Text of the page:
THE UK Government’s decision to seek views on potentially taxing single-use plastic items in a bid to reduce waste has provoked a mixed response.
The move, which was revealed in chancellor Philip Hammond’s autumn budget, follows the success of the 5p carrier bag charge, which has dramatically reduced the use of plastic bags. The potential tax could affect the likes of coffee cups, toothpaste tubes and polystyrene takeaway boxes.
The British Plastics Federation acknowledged the presence of plastics in the ocean is an issue that is “rightly concerning the public” but said it urged the government to look at options that address the root cause rather than embracing “seemingly quick-win, populist strategies”.
The BPF believes a tax that increases consumer costs would not be a “viable solution” to today’s issues.
A BPF statement said, “It is important that any interventions from government are effective, evidence-based, maximise recycling and minimise the amount of this valuable and recyclable material being lost to the environment. At this point in time, the BPF does not feel that taxation is the best way of achieving this.
“The plastic carrier bag charge has reduced the use of these items but plastic bags and packaging products are not analogous and such comparisons are not helpful. Plastic packaging products cannot simply be substituted in the same way that plastic bags can without considerably increasing CO2 emissions due to increased food waste; an increase in the volume, bulk and weight of packaging; and an increase in the resources required to produce packaging from alternative materials. The plastic carrier bag charge has not reduced general littering either: it has increased since the introduction of the charge.”
The Foodservice Packaging Association (FPA) said it welcomed calls for evidence into the effects of taxes and charges on single use plastics. Executive director Martin Kersh said, “The FPA welcomes the Evidence Gathering proposal by the Treasury because it will give the industry the opportunity to prove that there is a far superior option on the table to taxation, which will deliver the objectives the government, public and the industry wants at a far lower cost to the consumer.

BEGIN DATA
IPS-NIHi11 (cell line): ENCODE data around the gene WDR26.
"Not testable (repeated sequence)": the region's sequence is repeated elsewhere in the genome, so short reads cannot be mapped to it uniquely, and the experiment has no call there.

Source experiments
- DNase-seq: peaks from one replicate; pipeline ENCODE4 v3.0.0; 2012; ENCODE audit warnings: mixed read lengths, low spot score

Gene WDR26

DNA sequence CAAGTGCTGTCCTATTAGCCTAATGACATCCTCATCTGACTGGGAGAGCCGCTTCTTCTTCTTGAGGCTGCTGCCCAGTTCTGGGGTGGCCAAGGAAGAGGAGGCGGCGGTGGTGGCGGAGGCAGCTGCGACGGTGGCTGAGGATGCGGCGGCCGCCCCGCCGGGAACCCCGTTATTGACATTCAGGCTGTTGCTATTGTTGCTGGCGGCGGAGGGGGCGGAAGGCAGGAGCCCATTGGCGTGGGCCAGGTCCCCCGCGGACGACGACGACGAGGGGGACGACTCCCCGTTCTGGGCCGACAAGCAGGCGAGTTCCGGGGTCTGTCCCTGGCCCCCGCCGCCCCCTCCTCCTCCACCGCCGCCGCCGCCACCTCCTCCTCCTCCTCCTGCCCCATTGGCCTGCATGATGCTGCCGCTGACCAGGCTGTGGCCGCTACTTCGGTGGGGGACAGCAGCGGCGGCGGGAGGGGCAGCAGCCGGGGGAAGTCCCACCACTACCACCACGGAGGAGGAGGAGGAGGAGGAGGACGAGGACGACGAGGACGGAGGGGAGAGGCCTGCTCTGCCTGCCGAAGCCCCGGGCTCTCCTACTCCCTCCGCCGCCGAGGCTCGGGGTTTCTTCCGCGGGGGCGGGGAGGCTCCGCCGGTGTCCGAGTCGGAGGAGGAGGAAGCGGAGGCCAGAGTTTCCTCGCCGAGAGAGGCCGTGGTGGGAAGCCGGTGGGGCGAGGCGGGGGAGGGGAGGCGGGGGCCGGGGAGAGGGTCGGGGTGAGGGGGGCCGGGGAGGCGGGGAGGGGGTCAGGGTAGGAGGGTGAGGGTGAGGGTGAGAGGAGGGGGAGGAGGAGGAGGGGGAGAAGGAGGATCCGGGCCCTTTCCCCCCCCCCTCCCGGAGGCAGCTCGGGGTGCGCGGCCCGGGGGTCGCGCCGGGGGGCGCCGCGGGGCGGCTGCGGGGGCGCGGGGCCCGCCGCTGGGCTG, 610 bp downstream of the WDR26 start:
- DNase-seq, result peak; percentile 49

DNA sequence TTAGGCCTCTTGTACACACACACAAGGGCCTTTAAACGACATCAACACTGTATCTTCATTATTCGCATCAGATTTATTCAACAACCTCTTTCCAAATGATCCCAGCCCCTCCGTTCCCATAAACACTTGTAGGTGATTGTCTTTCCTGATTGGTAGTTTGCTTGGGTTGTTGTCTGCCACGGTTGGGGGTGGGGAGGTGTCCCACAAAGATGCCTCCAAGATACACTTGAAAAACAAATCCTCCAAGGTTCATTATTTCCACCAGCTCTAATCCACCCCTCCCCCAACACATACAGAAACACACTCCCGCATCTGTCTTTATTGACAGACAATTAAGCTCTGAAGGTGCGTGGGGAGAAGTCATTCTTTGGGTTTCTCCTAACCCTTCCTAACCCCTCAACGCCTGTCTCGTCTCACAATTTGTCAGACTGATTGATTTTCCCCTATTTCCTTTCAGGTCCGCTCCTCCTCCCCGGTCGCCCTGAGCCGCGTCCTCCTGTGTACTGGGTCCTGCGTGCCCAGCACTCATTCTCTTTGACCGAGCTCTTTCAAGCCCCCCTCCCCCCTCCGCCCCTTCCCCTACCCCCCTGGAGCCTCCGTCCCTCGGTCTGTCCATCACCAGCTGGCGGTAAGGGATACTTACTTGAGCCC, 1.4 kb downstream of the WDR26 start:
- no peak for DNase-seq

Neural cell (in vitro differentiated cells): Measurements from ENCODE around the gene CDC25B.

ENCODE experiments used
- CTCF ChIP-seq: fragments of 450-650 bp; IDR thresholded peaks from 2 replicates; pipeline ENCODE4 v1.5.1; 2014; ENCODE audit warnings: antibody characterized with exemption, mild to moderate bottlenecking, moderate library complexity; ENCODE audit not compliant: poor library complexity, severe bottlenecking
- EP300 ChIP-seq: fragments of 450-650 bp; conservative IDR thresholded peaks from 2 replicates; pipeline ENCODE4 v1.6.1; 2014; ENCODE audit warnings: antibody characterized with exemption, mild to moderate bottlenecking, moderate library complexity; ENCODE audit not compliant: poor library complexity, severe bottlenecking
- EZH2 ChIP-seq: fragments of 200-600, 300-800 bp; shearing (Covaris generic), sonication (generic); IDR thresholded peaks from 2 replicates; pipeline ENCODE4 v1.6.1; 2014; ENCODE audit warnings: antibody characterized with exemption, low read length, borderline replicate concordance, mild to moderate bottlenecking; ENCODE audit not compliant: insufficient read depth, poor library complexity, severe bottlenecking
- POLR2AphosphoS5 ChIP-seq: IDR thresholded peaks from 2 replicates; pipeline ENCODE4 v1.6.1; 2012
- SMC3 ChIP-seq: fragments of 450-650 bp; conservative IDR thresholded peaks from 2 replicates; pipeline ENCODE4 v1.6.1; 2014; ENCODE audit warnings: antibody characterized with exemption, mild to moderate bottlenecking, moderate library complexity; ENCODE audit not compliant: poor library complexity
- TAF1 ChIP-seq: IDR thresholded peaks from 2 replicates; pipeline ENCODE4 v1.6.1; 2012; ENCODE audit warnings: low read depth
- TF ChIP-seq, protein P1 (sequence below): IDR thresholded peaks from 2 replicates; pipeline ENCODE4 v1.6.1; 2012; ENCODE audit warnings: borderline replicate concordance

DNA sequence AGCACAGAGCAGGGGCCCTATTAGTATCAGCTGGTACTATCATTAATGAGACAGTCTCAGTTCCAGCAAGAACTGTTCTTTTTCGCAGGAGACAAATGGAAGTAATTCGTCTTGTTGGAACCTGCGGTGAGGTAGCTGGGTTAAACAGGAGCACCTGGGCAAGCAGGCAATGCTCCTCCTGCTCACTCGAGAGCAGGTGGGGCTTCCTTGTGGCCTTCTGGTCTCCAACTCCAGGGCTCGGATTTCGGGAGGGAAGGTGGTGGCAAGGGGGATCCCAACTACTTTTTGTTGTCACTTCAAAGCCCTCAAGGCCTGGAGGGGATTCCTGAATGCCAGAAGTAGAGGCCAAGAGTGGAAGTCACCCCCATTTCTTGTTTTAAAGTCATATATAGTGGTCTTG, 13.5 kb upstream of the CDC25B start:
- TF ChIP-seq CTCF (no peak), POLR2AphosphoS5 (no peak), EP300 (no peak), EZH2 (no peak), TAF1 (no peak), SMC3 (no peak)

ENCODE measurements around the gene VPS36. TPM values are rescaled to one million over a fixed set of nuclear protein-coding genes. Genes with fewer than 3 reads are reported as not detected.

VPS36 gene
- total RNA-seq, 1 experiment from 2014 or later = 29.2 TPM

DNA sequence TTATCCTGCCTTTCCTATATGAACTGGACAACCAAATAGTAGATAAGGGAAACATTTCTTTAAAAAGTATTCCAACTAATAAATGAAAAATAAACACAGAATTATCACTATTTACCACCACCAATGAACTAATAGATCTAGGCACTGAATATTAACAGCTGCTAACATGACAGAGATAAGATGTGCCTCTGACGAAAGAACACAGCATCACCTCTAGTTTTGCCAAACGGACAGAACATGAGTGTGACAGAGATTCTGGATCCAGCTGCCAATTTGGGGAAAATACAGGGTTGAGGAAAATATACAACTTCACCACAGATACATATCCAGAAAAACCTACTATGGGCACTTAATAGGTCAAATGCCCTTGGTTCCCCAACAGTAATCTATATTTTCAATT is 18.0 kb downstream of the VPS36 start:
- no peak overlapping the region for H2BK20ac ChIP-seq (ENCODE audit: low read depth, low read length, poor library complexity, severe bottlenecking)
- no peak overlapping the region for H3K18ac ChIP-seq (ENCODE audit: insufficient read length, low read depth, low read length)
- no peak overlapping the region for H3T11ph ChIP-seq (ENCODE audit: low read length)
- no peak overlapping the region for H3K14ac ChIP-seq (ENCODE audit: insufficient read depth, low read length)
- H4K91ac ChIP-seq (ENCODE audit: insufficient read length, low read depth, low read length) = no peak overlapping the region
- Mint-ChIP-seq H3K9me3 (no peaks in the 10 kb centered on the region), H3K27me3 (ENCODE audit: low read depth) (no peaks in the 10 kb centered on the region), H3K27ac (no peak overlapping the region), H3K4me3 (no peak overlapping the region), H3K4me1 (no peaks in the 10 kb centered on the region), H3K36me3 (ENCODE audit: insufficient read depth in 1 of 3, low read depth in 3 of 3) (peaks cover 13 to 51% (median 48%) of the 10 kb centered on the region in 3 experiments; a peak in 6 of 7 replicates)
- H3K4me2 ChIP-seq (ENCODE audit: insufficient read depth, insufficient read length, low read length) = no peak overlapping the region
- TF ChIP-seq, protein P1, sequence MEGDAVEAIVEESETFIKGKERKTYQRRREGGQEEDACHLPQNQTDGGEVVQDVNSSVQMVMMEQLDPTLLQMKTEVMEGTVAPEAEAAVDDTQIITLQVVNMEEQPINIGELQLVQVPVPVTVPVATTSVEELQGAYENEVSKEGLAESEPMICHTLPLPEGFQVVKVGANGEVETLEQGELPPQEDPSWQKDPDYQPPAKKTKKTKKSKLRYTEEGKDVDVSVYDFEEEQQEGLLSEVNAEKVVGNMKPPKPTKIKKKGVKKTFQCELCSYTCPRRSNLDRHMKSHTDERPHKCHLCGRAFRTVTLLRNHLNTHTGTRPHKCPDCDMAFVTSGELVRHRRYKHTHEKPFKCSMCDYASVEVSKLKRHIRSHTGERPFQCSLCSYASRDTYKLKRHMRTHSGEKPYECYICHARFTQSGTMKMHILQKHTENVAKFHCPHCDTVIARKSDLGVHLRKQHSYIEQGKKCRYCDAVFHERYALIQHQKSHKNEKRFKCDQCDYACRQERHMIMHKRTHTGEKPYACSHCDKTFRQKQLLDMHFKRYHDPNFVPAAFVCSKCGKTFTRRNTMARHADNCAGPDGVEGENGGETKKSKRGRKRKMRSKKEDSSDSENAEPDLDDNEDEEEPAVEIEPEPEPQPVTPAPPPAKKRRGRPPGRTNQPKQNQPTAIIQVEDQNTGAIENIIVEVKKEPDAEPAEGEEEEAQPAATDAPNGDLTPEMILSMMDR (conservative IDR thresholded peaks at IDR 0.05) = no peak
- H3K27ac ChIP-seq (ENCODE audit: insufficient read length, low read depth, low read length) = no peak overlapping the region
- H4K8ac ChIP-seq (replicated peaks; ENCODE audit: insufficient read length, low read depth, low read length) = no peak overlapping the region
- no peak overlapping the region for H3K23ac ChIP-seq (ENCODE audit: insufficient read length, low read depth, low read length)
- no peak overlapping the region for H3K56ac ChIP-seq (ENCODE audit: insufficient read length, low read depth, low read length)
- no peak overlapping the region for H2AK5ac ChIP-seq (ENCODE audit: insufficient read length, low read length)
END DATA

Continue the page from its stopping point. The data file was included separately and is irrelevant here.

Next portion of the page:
“Defra is aware our sector is actively working to produce a roadmap for the recovery and recycling of ‘on the go’ materials of which food and drink is only one part. The industry is recognising the need to reform its producer responsibility system via the Packaging Recovery Note scheme. This system has been proven to deliver great value in terms of recycling but now needs to be reformed to meet today’s marketplace and the challenging targets towards which we are all working.”
Michelle Carvell, COO at Lorax Compliance, said the Government must work closely with businesses to determine a uniform approach to the issue of single-use plastics. She said, “We welcome the government’s confirmation of plans to call for evidence for introducing taxes or other charges on single-use plastics. Following the successful introduction of key plastic waste reduction measures such as the plastic bag charge, the UK has a real opportunity to develop a strong reputation for best practice in tackling this international issue, provided that the approach taken is both strongly collaborative and broad in scope.
“The need to cut down single-use plastics waste is not just a UK issue – plastic wastage is a global problem. A uniform approach is key to establishing a successful solution. Many of our clients have a presence in multiple markets worldwide, which brings with it an awareness of just how widely environmental obligations can differ from country to country; even in nations which are also part of a single entity such as the EU.”
Ibrahim Dogus, Chair of the British Takeaway Campaign, said he was “relieved” the chancellor stopped short of introducing a new packaging ax on single-use items, arguing that most takeaways are “responsible” when it comes to dealing with litter. He said, “With takeaways reliant on having a cost effective solution to keeping customers’ food hot, takeaway owners will be relieved that the Chancellor stopped short of introducing a new packaging tax on single use plastic. We look forward to working with the Government to explore workable alternative solutions which do not increase costs for small businesses or lead to higher prices for customers.”